Wednesday, July 22, 2009

Vipassana, Part II: All the different flavors

So, in my last post, I tried to broadly define vipassana, and ended up with something like this: (1) calmly observe phenomena that arise in consciousness, and (2) while you're doing that, keep an eye out for the suffering, impermanence, and insubstantiality in what you are seeing. And naturally, your mind will become free from craving, and thus full of peace. Easy as pie. (kidding!)

From what I have seen, vipassana traditions tend to differ just in terms of how they accomplish those two defining features. For example, one teacher might ask students to investigate consciousness in an orderly and systematic fashion. Another might suggest that students examine whatever naturally arises. One teacher might place particular emphasis on impermanence, while another focuses on the suffering that inevitably occurs when the body is asked to be still. Some teachers like to deconstruct students' sense of "I" by calling attention to the illusory nature of the "self," but then another teacher will ask you to focus on the subtle and ephemeral interplay between mind and body.

You get the idea. Yet, this amazing diversity is easy to forget when you practice a particular form of vipassana as taught by a particular teacher. For example, when I had just completed my first "Vipassana Course" (in the tradition of U Ba Khin, as taught by S.N. Goenka), I had an incredibly narrow conception, which I suspect is pretty natural for many students fresh out of a course. We re-enter the world, telling ourselves, "Oh, vipassana is the equanimous observation of bodily sensations!" Which, of course, is both true and false. We are like children who have just had our first taste of vanilla ice-cream, and thus assume that ALL ice-cream must come in that same sweet flavor. But oh no, there are many vipassana flavors.... 31 at least.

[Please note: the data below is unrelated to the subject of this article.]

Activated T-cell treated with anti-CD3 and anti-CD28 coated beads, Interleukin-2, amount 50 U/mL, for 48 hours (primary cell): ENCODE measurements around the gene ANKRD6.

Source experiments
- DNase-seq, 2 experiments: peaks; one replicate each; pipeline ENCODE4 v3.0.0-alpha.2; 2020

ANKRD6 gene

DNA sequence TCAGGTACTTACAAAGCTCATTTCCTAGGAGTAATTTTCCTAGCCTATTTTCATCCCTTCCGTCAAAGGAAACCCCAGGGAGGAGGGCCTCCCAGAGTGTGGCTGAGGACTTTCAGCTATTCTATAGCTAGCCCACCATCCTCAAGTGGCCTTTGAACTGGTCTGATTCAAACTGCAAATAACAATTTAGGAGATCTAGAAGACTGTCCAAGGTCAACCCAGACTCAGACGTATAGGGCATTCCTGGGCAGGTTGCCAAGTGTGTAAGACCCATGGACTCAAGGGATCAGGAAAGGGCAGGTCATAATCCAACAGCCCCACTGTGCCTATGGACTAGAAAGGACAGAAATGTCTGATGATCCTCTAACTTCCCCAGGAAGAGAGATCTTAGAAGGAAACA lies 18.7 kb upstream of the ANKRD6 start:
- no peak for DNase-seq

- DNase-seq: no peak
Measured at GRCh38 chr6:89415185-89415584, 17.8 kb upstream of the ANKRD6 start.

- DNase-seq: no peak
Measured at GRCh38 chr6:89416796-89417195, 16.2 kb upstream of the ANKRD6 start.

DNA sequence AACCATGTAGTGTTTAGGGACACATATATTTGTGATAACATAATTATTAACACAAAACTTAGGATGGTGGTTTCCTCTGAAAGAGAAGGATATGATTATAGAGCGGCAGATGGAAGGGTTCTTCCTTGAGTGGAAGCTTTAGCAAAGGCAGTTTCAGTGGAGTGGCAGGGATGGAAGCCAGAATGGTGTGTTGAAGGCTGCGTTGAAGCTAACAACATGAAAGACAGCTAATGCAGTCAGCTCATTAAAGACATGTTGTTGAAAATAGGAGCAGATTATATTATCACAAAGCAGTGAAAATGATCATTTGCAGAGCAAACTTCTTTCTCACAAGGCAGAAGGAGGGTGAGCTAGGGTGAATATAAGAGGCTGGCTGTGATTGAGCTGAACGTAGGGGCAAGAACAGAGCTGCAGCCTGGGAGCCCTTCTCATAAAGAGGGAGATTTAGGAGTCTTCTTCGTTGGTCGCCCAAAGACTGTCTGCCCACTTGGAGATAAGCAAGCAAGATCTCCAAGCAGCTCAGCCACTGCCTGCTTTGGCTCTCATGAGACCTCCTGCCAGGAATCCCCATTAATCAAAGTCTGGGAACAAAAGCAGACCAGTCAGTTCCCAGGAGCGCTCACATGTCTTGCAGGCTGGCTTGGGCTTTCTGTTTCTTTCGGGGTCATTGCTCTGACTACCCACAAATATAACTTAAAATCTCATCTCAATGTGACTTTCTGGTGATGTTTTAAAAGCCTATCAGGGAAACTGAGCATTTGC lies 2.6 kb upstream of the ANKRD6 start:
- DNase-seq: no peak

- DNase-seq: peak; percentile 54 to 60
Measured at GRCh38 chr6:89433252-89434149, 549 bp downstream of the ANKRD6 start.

I don't plan to do much cross-tradition analysis, and most of my posts will likely be grounded in my experiences and observations within the distinctive form of vipassana taught at Goenka centers around the world. After all, this is what I practice. However, my understanding is undoubtedly informed by other teachers and texts that I enjoy, and I think it is fun to see how vast the world of Theravadan Buddhism is. If I could recommend one awesome book in this regard--which seriously opened my eyes to the dazzling variety of practices that all fall under the umbrella of "vipassana"-- it would be Jack Kornfield's Living Dharma. And for those who prefer to listen, there is a nice series of talks (downloadable for free here) by James Baraz in which he essentially leads students through Kornfield's book. There are ten talks total, each one beginning with the title, "Buddhist Master Series."

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